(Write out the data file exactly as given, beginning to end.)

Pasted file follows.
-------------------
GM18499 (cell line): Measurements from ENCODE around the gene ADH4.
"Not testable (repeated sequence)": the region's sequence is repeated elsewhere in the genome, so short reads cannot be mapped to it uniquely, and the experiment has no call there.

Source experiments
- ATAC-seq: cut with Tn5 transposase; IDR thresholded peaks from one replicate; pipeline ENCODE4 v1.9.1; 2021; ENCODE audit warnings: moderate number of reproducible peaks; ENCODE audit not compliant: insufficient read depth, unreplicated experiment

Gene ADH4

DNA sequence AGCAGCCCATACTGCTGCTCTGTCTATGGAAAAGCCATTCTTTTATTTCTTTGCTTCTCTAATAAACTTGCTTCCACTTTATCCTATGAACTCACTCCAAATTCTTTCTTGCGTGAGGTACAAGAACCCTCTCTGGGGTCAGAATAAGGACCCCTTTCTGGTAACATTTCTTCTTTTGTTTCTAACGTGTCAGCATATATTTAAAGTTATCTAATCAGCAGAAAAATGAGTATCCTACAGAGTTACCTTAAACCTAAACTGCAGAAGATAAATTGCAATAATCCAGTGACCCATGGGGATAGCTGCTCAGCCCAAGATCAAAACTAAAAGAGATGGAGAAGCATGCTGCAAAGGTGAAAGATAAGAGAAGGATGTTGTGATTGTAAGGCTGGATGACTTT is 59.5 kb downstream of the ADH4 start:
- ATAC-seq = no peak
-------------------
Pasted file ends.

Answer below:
GM18499 (cell line): Measurements from ENCODE around the gene ADH4.
"Not testable (repeated sequence)": the region's sequence is repeated elsewhere in the genome, so short reads cannot be mapped to it uniquely, and the experiment has no call there.

Source experiments
- ATAC-seq: cut with Tn5 transposase; IDR thresholded peaks from one replicate; pipeline ENCODE4 v1.9.1; 2021; ENCODE audit warnings: moderate number of reproducible peaks; ENCODE audit not compliant: insufficient read depth, unreplicated experiment

Gene ADH4

DNA sequence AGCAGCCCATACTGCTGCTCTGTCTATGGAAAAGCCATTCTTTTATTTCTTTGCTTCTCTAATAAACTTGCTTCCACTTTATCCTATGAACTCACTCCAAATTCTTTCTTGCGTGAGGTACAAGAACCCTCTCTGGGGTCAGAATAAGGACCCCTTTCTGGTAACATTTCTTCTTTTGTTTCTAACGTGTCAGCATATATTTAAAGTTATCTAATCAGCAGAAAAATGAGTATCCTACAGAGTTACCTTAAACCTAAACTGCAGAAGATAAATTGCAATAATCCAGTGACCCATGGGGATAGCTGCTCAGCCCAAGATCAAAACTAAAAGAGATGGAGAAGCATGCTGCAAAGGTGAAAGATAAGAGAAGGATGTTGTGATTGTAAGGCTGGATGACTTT is 59.5 kb downstream of the ADH4 start:
- ATAC-seq = no peak